Carleton’s history department provides students with hands on experience through course projects, coops, practicums and paid student internships, and we encourage students to explore the new opportunities provided by digital history. We offer undergraduate courses in Canadian, European, African, American, Latin American, Caribbean, South Asian and Japanese history, and in thematic areas that transcend particular regions, such as the history of sexuality, the history of slavery, environmental history and the social history of alcohol.
Our graduate program offers rigorous training at the M.A. and Ph.D. levels, covering a wide range of fields, and an M.A. program in Public History. Please explore our website for further information, or contact us at email@example.com.
Jennifer Evans has just published an edited volume on the history of homosexuality in Germany together with three German-speaking experts in the field. The handbook, Was ist Homosexualität? Forschungsgeschichte, gesellschaftliche Entwicklungen und Perspektiven, in English What is... More
Monday and Wednesday, 0905 – 11.55, July-August 2014 What does a hairstyle have to do with atomic bombs? Why did the designer of a new swimsuit for women call it a “bikini” for its sexy, “explosive” potential after the hydrogen bomb tests near the Bikini Islands in the late... More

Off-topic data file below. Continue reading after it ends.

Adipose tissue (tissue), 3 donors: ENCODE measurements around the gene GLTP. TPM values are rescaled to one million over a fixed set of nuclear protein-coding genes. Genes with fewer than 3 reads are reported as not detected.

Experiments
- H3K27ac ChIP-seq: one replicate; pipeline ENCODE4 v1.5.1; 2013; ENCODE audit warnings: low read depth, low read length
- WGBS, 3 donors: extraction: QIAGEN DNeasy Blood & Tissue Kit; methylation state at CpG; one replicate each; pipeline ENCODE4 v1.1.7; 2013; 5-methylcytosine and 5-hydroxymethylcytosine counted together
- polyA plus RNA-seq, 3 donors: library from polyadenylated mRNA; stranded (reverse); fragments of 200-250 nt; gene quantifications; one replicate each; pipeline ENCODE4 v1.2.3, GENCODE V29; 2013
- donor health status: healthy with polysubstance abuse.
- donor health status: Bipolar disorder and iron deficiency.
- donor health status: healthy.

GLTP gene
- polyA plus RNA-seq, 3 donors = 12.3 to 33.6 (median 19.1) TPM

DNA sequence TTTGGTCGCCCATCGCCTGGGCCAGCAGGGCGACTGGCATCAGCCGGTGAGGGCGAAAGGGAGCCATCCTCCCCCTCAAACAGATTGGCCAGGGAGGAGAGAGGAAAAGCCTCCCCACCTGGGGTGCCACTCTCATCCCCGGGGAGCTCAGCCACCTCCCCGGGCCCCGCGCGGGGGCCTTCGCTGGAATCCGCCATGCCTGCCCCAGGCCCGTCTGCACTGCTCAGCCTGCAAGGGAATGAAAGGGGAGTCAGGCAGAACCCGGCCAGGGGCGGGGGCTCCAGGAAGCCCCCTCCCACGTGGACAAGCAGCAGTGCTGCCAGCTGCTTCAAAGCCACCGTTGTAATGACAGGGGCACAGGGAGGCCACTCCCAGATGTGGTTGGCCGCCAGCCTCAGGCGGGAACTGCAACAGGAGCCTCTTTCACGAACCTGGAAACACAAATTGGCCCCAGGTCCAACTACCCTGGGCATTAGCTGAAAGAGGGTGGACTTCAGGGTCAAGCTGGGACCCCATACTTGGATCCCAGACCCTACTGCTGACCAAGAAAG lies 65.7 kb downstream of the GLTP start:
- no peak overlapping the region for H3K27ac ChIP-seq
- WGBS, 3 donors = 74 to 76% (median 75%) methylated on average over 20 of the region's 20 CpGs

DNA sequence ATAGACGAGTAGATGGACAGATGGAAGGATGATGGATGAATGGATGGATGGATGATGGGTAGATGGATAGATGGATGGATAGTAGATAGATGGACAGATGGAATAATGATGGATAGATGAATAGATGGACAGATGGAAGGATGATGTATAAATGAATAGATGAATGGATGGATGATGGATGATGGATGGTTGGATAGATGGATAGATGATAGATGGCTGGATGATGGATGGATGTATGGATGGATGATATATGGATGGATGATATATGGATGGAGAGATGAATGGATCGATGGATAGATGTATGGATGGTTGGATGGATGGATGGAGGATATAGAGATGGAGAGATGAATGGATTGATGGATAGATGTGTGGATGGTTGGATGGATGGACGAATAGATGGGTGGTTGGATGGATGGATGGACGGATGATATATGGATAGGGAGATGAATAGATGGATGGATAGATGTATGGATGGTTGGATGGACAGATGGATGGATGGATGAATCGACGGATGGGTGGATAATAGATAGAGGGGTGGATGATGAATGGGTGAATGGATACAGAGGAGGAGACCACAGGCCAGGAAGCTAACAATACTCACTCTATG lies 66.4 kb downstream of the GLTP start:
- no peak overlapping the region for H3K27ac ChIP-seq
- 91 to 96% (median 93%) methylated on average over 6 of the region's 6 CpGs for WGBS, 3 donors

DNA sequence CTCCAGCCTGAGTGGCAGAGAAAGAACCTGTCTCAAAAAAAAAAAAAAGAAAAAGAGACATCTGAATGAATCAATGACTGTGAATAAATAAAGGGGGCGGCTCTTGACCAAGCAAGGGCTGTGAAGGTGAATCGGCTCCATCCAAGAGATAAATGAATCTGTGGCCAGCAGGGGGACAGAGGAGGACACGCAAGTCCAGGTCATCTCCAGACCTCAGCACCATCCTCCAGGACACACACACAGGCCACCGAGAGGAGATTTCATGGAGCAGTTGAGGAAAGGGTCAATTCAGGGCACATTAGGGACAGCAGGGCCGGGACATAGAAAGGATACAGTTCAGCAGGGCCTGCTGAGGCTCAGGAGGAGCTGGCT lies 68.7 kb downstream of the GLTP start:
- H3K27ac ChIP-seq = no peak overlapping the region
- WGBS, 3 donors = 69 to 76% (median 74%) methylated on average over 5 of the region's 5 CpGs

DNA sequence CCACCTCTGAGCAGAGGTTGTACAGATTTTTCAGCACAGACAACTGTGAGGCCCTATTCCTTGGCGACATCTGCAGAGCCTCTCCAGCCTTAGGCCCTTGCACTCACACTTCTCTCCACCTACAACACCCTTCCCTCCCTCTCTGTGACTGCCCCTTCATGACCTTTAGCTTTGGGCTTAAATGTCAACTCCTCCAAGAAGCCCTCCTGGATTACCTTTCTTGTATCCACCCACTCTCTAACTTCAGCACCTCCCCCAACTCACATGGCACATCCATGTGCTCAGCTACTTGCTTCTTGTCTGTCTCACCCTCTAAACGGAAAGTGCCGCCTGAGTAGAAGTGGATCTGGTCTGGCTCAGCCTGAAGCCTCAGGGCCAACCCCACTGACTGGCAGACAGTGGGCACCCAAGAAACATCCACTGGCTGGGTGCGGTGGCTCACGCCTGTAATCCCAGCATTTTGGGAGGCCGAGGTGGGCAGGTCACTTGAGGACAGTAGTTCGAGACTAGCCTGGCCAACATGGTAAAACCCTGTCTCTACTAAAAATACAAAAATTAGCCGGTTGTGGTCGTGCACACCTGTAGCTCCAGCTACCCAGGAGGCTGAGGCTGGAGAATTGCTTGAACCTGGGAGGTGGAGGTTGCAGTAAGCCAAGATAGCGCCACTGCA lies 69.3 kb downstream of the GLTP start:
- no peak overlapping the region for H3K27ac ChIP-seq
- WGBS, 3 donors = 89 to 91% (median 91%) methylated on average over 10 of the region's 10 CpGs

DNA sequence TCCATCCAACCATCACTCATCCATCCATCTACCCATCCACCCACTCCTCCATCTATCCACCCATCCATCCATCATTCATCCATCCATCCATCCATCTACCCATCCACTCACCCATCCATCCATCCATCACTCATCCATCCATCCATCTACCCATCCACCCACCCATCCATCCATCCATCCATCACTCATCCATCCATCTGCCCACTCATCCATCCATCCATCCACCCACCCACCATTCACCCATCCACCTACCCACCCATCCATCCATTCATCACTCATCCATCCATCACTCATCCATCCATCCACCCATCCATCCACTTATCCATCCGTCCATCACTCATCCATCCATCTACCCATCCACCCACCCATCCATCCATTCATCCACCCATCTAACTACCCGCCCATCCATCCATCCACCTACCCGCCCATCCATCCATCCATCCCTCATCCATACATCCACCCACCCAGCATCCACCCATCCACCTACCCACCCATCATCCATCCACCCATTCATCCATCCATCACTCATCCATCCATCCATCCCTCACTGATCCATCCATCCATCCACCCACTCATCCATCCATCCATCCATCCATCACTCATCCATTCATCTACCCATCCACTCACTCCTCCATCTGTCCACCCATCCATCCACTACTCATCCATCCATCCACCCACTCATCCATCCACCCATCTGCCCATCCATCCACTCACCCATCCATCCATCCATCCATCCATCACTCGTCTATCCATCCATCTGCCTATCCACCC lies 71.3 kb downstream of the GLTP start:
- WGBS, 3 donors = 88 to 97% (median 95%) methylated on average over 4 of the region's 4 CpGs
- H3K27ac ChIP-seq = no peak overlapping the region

Tuesday and Thursday, 0905 – 11.55, July-August 2014 This course unfolds in the context of close study of the polities, economies, and conflicts in Africa, most notably the drive towards complete decolonisation. Course time will be divided roughly 50%–50% between Canada–Africa. It begins... More
Monday and Wednesday, 0905 – 11.55, May-June 2014 Content: The documentary Nanook of the North (1922) and the feature Black Robe (1991) shaped perceptions of First Nations peoples and the landscapes of Canada for audiences at home and abroad. Other films such as Les Ordres (1974) and 15... More
The history of emotions is a new approach to social history, and this book is the first in English to systematically examine emotions in colonial Mexico. It is easy to assume that emotions are a given, unchanging aspect of human psychology. But the emotions we feel reflect the times in which we... More
The exhibit “Whose Astrolabe? Origin and Cultural Ownership of a Canadian Icon” is on view in the department through May 30, 2014. This exhibit from the Pinhey’s Point Foundation features a hitherto unseen manuscript account of the discovery of the ‘Champlain’ astrolabe, and explores... More